At ZERO, we think of fasting as a lifestyle—a mindful approach to eating, and a powerful tool for living a healthier and longer life.
We’re committed to making this lifestyle accessible to all who stand to benefit by providing education, guidance, and support. This includes looking out for our fellow fasters to make sure we’re all developing safe and responsible fasting practices.
Here’s what we expect from ourselves and our community:
It’s always a good idea to speak to a healthcare professional before making significant changes to your diet and lifestyle. If you have a preexisting health condition, fasting may not be right for you.
What do you hope to accomplish by fasting? Having a clear goal will help you make safe and informed choices about what type of fasting is right for you. When you’re conscious of the result you’re looking to achieve, you can find a practice that best aligns with these goals.
Fasting may provide immediate physical and cognitive benefits, but a responsible fasting practice is sustainable, meaning the duration and frequency can be maintained over the long-term. Rather than using fasting as a one-time diet, think of it as a tool for lifelong health.
Fasting isn’t a competition. If you’re new to fasting, start slow and incrementally increase your duration and frequency over time. If you end a fast early, that’s okay too.
It’s natural to feel a bit of discomfort during a fast. If you have any concerns about irregular physical sensations or side effects during a fast, it’s time to end your fast and consult with your physician.
Hydration is essential for a safe fasting practice. Make sure you’re consuming adequate water, and consider supplementing with sodium and magnesium to avoid mild side effects such as headaches and cramps.
Always consume a healthy amount of nutritious food when you’re not fasting. If you’re fasting regularly and often have a compressed feeding window, this may require consuming higher calorie meals than usual.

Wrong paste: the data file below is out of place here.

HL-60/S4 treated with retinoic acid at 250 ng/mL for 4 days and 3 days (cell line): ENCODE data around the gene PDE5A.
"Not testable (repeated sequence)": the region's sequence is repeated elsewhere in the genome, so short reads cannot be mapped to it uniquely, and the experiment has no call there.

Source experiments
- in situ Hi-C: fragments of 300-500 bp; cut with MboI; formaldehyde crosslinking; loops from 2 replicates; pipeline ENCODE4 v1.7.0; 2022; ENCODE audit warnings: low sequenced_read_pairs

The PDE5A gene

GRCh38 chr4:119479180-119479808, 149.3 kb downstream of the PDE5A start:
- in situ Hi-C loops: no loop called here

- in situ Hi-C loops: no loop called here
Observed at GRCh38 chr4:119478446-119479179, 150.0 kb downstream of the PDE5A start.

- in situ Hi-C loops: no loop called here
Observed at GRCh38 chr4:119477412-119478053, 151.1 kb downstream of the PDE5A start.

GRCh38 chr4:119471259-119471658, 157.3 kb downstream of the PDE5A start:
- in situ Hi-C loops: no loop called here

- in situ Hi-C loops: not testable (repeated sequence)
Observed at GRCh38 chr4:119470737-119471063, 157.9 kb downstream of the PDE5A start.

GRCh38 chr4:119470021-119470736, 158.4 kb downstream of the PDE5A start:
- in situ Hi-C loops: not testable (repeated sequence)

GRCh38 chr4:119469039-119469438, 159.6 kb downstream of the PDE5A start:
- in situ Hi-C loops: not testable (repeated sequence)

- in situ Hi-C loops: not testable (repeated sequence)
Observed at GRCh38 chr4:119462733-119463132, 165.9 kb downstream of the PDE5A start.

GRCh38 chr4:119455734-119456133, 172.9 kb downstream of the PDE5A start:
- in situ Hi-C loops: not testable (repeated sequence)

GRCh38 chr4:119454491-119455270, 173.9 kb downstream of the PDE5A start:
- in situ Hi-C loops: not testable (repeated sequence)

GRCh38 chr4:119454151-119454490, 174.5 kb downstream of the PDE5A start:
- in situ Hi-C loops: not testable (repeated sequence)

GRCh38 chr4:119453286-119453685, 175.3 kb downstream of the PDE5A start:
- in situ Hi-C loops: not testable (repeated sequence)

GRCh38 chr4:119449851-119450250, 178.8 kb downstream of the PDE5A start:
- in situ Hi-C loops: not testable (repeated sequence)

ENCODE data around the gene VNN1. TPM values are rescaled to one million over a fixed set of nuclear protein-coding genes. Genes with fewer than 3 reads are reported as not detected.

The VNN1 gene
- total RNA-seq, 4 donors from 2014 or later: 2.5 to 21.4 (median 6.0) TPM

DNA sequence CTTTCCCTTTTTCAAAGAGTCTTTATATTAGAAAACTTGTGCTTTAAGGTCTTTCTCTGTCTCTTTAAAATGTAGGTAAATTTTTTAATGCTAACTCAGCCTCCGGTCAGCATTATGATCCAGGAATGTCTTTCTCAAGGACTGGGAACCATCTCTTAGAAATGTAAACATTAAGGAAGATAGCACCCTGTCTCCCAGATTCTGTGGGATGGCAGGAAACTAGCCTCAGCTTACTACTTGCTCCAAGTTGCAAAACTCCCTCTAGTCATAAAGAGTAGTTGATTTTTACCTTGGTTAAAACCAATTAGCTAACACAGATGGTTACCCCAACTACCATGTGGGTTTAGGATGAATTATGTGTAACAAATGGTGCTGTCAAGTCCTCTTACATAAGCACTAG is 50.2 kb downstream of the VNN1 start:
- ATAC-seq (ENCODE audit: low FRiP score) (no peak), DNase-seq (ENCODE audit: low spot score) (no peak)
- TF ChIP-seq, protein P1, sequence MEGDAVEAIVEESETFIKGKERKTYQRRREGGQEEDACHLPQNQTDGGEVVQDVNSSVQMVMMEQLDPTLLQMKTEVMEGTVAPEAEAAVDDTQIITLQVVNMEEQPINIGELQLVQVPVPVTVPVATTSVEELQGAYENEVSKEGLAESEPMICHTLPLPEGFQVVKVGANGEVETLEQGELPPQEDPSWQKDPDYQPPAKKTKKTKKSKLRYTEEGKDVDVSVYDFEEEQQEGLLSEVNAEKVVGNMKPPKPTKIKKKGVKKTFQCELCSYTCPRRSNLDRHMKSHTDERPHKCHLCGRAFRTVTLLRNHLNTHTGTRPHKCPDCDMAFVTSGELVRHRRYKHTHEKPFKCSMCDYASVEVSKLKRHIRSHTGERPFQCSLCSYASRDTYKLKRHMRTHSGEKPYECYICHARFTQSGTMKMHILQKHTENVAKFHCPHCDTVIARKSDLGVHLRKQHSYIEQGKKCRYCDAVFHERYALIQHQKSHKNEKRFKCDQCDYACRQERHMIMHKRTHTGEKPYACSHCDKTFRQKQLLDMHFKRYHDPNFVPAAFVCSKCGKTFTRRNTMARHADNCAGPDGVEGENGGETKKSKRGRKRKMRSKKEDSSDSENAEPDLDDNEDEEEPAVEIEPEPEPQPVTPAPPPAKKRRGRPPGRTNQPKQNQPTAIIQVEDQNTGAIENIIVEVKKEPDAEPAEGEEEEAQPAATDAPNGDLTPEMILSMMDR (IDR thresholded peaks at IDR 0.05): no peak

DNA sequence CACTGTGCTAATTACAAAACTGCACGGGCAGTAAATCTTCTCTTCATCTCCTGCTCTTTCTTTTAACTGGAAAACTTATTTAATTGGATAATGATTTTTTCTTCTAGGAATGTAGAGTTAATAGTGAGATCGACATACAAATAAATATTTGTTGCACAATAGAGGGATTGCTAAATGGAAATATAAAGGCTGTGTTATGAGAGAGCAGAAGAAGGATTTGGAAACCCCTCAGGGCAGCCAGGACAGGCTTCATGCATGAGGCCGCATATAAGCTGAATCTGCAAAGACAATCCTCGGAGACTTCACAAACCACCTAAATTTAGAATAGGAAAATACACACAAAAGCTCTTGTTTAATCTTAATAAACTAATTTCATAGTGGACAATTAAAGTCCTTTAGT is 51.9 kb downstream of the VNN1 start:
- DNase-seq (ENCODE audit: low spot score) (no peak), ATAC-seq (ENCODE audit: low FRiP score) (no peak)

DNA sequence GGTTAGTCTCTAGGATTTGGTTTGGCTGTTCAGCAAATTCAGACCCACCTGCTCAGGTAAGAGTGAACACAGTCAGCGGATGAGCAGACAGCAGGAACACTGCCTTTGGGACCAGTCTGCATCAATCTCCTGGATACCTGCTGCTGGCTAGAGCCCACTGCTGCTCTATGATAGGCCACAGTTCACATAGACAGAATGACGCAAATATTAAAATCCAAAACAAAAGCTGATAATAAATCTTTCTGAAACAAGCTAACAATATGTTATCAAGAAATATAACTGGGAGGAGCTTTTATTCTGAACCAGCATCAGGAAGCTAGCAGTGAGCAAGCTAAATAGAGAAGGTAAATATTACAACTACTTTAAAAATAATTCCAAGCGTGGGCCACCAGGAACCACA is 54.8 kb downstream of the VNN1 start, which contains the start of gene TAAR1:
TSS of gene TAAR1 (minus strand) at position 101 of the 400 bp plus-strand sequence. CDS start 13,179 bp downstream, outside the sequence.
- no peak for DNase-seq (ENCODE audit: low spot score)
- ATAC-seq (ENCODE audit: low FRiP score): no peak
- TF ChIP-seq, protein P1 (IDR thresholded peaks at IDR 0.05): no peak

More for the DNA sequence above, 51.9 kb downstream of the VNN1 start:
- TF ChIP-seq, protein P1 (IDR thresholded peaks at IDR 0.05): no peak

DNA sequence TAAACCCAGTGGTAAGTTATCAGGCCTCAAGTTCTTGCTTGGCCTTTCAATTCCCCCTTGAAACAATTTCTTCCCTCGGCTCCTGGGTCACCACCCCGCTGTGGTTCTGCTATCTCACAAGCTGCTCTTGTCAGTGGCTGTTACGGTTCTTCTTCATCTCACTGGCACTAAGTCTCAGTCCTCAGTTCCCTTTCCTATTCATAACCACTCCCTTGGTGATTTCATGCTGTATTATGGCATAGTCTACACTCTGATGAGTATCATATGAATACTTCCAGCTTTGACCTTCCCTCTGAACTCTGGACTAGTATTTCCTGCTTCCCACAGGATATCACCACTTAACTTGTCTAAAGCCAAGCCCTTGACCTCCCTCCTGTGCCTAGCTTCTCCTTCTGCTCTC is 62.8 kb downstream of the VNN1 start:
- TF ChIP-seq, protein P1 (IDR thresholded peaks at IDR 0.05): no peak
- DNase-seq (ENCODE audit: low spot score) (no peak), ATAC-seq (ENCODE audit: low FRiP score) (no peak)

Food is delicious, and it should be! Celebrate the nourishment and comfort that good food provides. Shared food experiences are part of our social fabric—when you’re not fasting, fully enjoy your meals with friends and loved ones.
Fasting responsibly will help you take charge of your health, but there are other components that contribute to a healthy lifestyle. Quality sleep, nutritious food, adequate exercise, and stress reduction practices are equally important for your emotional, cognitive, and physical health.
Fasting should emanate from self-love and thoughtful intention. Fast for yourself, not to satisfy the expectations or pressure of others. If you’re in a place of emotional distress or vulnerability, it’s not the right time to develop a fasting practice.
We recognize that relationships with food, nutrition, and weight can be complicated, and Zero should not be used to: achieve extreme or rapid weight loss, abstain from eating for psychological reasons, facilitate recurring episodes of under- or overeating, or to create persistent distress regarding your weight or body measurements.If you, or someone you know, is struggling with their relationship with food, nutrition, or weight, please seek help from your physician, a mental health professional, or the National Eating Disorder Association (NEDA).
Don’t let fasting be an isolated experience. When the going gets tough, know you’re not alone. There are hundreds of thousands of people fasting with Zero everyday, and you can find many of them in the #FastingwithZero Facebook group, on our blog and on Instagram sharing their experiences and answering questions. You can also reach us anytime at [email protected] and we’ll do everything in our power to help.